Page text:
The Wall Street Journal has an in-depth piece on airlines' increasing use of data-mining to up the ante on customer service. Given the low base, at least for most US airlines, providing better customer service by leveraging technology seems like an eminently achievable goal.
However, there are more than a few doubters when it comes to using data that often digs deeply into personal aspects of consumers with some of it ending up in a goldfish bowl. Given that airlines' efforts in the past have been less than transparent, the article is bound to set off more than a mild furore from privacy hawks.
This effort though appears to be an attempt to wean both new customers and to retain the loyalty and increase spending amongst their present stock of passengers. However, it is unlikely to sway many skeptics. As the WSJ notes "some airlines, flight attendants armed with tablet computers will soon have far more data on fliers at their fingertips, including their allergies, seat preferences and whether the carrier lost both their bags last trip. Airlines' marketing pitches are also becoming more relevant, in part based on customers' online-browsing history, their likes on Facebook and their income."
An aversion to troves of data reposed in the distant confines of large corporations is also a part of the focus of an ongoing legal battle between a US government agency (the FTC) and hotel giant Wyndham Worldwide with the nub of the lawsuit being the allegation that "several information-security problems at Wyndham hotels, including wrongly configured software, weak passwords and insecure computer servers, made consumers' payment-card numbers more vulnerable to hacking. The agency said card numbers were sent to an Internet domain registered in Russia between 2008 and 2010, and that hacking led to millions of dollars in fraudulent charges." It wasn't of course the only such incident as Choice and Radisson hotels had a similar problem within the last couple of years.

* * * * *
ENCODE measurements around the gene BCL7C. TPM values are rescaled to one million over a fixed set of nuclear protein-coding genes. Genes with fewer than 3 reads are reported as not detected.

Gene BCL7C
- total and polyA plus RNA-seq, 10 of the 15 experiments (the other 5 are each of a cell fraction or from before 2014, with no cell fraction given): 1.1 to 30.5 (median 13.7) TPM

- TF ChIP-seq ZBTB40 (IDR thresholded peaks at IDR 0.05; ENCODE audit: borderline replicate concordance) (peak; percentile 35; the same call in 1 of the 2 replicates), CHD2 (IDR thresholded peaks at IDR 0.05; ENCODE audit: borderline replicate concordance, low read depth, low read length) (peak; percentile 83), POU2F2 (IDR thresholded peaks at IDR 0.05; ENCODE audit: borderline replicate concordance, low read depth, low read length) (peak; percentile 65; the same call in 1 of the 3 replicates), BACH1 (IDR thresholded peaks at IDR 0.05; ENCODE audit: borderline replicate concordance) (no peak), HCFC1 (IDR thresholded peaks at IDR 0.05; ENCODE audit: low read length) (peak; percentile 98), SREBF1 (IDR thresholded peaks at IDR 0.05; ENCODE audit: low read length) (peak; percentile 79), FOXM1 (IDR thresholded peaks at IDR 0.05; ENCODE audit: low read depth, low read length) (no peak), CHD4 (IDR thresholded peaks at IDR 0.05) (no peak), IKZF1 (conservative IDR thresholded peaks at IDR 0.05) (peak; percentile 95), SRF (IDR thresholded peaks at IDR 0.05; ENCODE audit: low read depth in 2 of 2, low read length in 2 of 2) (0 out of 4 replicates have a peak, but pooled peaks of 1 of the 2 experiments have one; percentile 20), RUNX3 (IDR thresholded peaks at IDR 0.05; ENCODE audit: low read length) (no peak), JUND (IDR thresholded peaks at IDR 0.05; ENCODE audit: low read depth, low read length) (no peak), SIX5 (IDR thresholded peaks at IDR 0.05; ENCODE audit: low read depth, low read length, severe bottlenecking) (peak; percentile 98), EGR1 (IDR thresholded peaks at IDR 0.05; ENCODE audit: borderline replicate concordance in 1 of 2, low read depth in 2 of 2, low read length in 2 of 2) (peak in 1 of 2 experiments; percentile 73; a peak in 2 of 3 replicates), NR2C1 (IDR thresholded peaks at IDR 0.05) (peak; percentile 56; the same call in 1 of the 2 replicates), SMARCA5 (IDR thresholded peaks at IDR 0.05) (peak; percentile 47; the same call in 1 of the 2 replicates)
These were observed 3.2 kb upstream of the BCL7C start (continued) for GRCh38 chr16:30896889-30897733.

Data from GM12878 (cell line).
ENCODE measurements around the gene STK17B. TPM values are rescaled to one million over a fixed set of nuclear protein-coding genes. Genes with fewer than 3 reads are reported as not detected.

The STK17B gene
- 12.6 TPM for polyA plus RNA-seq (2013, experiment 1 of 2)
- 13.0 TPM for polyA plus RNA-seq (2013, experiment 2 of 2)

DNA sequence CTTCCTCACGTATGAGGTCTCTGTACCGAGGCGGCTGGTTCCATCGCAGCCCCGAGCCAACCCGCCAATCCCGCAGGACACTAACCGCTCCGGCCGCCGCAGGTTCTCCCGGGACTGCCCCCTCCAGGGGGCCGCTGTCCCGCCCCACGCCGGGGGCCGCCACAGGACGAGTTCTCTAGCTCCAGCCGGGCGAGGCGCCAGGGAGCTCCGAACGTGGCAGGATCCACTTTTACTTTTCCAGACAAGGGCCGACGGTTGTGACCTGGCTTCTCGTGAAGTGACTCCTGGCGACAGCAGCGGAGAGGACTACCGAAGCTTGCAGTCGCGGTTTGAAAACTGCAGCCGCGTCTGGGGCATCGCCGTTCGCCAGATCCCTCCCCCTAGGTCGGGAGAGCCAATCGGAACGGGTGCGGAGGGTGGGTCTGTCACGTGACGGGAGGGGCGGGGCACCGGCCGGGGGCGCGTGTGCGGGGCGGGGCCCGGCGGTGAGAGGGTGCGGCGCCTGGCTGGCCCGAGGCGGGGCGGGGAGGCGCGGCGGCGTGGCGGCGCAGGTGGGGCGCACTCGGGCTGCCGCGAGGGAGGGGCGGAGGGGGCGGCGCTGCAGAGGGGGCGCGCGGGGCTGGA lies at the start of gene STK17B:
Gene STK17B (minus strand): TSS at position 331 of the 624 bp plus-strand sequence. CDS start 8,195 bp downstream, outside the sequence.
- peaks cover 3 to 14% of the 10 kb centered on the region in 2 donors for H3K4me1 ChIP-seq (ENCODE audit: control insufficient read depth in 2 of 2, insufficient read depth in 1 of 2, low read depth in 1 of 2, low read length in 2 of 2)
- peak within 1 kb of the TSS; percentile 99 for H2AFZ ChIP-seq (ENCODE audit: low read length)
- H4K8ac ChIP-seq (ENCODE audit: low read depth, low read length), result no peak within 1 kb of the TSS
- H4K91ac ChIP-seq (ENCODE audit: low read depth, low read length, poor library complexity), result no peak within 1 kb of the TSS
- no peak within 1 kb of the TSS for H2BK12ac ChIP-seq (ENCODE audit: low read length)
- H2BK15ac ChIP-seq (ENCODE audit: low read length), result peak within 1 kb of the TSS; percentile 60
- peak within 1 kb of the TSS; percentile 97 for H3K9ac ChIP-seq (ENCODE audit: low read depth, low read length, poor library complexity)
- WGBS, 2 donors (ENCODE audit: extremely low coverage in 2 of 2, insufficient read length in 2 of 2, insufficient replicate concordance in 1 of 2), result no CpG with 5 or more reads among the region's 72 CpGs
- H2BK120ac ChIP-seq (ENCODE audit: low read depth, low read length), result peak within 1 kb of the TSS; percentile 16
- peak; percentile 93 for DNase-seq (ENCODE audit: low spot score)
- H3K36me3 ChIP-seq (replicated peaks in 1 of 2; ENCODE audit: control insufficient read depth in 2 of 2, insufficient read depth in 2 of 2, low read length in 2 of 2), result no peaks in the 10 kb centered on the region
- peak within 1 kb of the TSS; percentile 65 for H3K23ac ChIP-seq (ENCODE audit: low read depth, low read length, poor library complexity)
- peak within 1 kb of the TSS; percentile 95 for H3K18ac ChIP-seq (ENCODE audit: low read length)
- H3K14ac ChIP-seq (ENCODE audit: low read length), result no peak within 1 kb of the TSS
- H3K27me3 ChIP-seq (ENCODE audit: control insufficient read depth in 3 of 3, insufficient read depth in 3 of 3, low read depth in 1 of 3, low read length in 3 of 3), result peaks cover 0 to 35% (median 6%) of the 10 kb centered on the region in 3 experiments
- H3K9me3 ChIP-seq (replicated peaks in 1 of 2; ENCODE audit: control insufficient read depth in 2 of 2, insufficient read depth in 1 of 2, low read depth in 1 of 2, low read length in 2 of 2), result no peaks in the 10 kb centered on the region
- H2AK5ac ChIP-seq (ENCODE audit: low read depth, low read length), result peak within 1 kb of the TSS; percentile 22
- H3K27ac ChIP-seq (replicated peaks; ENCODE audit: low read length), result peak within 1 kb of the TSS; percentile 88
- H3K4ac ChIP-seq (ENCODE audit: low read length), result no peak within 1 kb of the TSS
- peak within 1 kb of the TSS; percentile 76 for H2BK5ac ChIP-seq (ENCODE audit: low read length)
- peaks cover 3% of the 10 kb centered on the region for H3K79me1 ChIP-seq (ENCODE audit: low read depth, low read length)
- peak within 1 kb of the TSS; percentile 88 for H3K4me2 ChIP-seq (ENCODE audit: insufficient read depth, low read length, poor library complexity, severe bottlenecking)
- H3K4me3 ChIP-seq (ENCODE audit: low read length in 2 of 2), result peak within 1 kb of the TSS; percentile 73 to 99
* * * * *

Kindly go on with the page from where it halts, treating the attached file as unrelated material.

While there are several merits and benefits to be derived from data mining, its votaries fail to see that past is not always prologue. Consumer preferences change at a pace that defies conventional wisdom. On the aviation front, It wasn't long ago that consumers preferred the ability to cross the pond in a straitjacket that passed off for a seat in circa 3 hours over the comfort of a nearly fully reclining seat. While it was the high operating cost and a crash that killed the supersonic project it is unclear that it would have achieved critical mass given the near absence of comfort and health risks caused by a cramped seat and excessive radiation.
In the end front of the house employees who are trained to offer service with a smile and developing a memory for frequent guests are always likely to outperform those sporting a robotic look stemming from following the diktats of a machine. The airlines only have to look within their premium cabins for that. Flight attendants who mechanically look at seat numbers before addressing a passenger or stowing a coat are less likely to endear themselves than someone who remembers to hand over outerwear based on whom he/she took it from.